The Lawrence Journal World (“Downtown’s future looking up: Leaders may consider guidelines for vertical redevelopment”, June 12, 2007) reports that the City Commission is thinking about ways to help redevelop the downtown. This is a good and useful exercise. The article also reports that the City is considering ways to permit buildings taller than experienced in the past. Again, this is a useful exercise. What is missing in the article is recognition by the City that buildings, at any height, need tenants who want to fill them.
The demand for real estate is a function of the population, its income, and its spending habits, not the number or height of the buildings available. There is only a fixed amount of demand available to the various real estate markets of Lawrence. Creating more buildings will not create any more demand. It is a zero-sum game. There is some opportunity to import dollars from elsewhere through tourists, but the capacity to do this is very limited and often overstated. The various households and firms who operate here allocate the total demand for real estate across the City. If a market is overbuilt, attracting demand to any one area of town means that the demand is taken away from another area of town.
If the City wants all the built space to be occupied and viable, then it should not permit more space to be built than this finite amount of demand can support.
What has been our experience in the various sectors of the real estate market?
The supply of retail space is growing at an annual rate of over 3 percent per year with demand for that space growing by less than 1 percent. This excessive pace of growth doomed the retail market to what we have today, a market with widespread vacancy and blight. The overall retail vacancy rate is over 8 percent and over 10 percent for general merchandise space, the type of space sought after for downtown. At its extreme, this empty and under-utilized space is blighting some districts such as North Lawrence where nearly one-half of the retail space is empty. But the problem is not peculiar to North Lawrence. Many other retail centers, in all parts of the City, in buildings of all ages and sizes, are experiencing high vacancy.
Yet, the developers want to build more.
A second Wal-Mart will have little direct impact on downtown. Its competitors will be such vendors as Dillon’s grocery and Ace Hardware. However, the proposed Bauer Farms, Northgate, and Mercato developments are direct competitors with downtown. If built, these three developments will add over 600,000 square feet, equivalent to over one-half of all the retail space downtown. The growth in retail demand is sufficient for the City to absorb only about 50,000 square feet of new retail space per year. Clearly, these three developments constitute many years of growth in retail demand. It is doubtful that any downtown redevelopment proposals can be successful if the City has already approved over a decade’s worth of additional retail space elsewhere.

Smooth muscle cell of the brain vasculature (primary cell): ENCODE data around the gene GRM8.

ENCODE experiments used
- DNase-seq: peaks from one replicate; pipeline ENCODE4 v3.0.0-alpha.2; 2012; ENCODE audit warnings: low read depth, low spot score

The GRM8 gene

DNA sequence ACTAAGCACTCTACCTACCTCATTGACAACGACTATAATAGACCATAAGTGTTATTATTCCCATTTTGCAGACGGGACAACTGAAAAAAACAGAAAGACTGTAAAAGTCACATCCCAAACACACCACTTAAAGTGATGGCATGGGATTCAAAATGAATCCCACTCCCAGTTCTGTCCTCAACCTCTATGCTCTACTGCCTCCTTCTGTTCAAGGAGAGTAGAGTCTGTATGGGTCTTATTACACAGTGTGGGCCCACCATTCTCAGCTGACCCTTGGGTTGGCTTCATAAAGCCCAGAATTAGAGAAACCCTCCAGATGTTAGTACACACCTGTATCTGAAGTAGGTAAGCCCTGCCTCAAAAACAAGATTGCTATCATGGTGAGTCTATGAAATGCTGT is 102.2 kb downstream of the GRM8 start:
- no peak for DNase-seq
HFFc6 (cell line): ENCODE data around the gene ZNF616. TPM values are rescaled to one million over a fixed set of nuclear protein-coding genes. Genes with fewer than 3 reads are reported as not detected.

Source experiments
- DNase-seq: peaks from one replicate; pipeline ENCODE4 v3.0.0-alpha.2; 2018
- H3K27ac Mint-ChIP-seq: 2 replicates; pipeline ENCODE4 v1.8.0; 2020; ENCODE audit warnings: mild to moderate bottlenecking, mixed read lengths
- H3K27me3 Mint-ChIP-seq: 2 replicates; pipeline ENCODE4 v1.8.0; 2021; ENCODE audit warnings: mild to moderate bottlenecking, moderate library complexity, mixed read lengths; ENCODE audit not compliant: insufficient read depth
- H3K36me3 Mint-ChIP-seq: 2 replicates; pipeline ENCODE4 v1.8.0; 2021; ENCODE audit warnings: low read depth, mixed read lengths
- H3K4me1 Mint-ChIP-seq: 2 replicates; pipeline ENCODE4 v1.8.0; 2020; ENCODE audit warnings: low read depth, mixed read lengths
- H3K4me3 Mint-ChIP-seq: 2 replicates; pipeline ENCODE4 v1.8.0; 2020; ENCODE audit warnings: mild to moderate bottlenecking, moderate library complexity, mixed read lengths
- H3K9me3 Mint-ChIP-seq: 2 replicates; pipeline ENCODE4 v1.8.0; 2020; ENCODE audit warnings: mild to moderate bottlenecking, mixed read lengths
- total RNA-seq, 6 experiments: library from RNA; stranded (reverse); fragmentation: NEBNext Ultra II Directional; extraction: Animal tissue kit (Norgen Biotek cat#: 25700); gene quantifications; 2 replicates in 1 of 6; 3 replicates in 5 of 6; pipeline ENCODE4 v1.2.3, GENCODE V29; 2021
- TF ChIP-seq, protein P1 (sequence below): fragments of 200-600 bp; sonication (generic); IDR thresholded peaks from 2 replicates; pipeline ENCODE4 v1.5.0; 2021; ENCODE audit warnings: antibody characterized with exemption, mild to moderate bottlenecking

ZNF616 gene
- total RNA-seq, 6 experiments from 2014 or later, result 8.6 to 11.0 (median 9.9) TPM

There are too few vendors to fill all of this space as well as redevelop large parts of downtown. Letting the vendors and the developers decide where this space will be filled is not the best way to achieve the city we want. The citizens, working through their planning process, should decide.
The office sector is in even worse shape. The retail sector is so overbuilt that owners of empty malls have leased space to office tenants rather than let their space go empty. This can be seen in the old Tanger Mall, 10 Marketplace, and the Southern Hills Mall. This has not been a temporary problem. Had it been, the mall owners would have taken the more lucrative retail tenants at the first opportunity, but office uses have occupied this surplus retail space for many years.
Spreading the problems of an overbuilt retail market into the office market has repercussions for the City’s downtown redevelopment plans. Evidence is found in the office space in the Hobbs-Taylor development. The space built for lease has been empty for too long.
Can the City hope to succeed in its redevelopment plans if a high quality project like the Hobbs-Taylor building is unable to lease either its office or its retail space? Usually, the first project in a redevelopment plan captures the latent demand that has been unsatisfied for some time, while buildings built in subsequent phases of redevelopment are slow to be leased. Given the overbuilt markets in Lawrence, even this initial building is struggling to find commercial tenants.